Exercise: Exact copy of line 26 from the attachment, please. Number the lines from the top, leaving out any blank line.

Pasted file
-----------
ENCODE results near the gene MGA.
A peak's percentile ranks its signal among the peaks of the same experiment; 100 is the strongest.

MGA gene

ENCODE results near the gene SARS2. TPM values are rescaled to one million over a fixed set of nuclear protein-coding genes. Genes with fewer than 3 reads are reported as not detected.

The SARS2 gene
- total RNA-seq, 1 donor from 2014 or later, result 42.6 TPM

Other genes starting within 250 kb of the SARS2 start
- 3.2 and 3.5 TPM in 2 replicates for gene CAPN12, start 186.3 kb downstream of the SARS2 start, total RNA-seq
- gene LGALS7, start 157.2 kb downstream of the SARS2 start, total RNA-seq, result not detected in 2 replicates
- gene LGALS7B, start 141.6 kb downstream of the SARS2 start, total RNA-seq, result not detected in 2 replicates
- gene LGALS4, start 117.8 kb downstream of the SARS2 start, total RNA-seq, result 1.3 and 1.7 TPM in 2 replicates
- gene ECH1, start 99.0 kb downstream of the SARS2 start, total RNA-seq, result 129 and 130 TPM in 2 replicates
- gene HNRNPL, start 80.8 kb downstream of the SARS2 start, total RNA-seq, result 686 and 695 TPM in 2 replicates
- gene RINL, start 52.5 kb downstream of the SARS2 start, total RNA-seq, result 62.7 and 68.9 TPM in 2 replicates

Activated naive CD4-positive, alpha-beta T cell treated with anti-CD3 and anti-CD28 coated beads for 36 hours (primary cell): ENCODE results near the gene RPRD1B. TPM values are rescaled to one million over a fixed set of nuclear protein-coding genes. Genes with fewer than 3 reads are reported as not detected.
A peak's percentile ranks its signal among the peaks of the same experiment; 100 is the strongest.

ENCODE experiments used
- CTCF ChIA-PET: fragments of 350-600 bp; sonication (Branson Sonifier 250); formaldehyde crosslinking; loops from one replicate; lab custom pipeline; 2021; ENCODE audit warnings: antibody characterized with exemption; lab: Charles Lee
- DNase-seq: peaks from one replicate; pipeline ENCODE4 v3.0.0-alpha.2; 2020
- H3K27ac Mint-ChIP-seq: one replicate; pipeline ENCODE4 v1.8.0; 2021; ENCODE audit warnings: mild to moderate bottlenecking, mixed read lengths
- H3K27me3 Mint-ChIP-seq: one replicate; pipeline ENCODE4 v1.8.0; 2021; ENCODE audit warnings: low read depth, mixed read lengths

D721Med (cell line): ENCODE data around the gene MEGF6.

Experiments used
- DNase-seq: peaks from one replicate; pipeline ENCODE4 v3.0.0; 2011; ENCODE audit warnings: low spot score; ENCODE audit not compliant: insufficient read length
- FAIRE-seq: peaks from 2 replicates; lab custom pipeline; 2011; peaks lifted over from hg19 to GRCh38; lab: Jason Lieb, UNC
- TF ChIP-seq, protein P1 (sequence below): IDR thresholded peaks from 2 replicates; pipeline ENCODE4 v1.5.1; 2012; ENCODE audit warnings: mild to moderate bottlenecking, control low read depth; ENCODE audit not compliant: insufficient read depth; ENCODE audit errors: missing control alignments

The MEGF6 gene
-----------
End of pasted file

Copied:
- TF ChIP-seq, protein P1 (sequence below): IDR thresholded peaks from 2 replicates; pipeline ENCODE4 v1.5.1; 2012; ENCODE audit warnings: mild to moderate bottlenecking, control low read depth; ENCODE audit not compliant: insufficient read depth; ENCODE audit errors: missing control alignments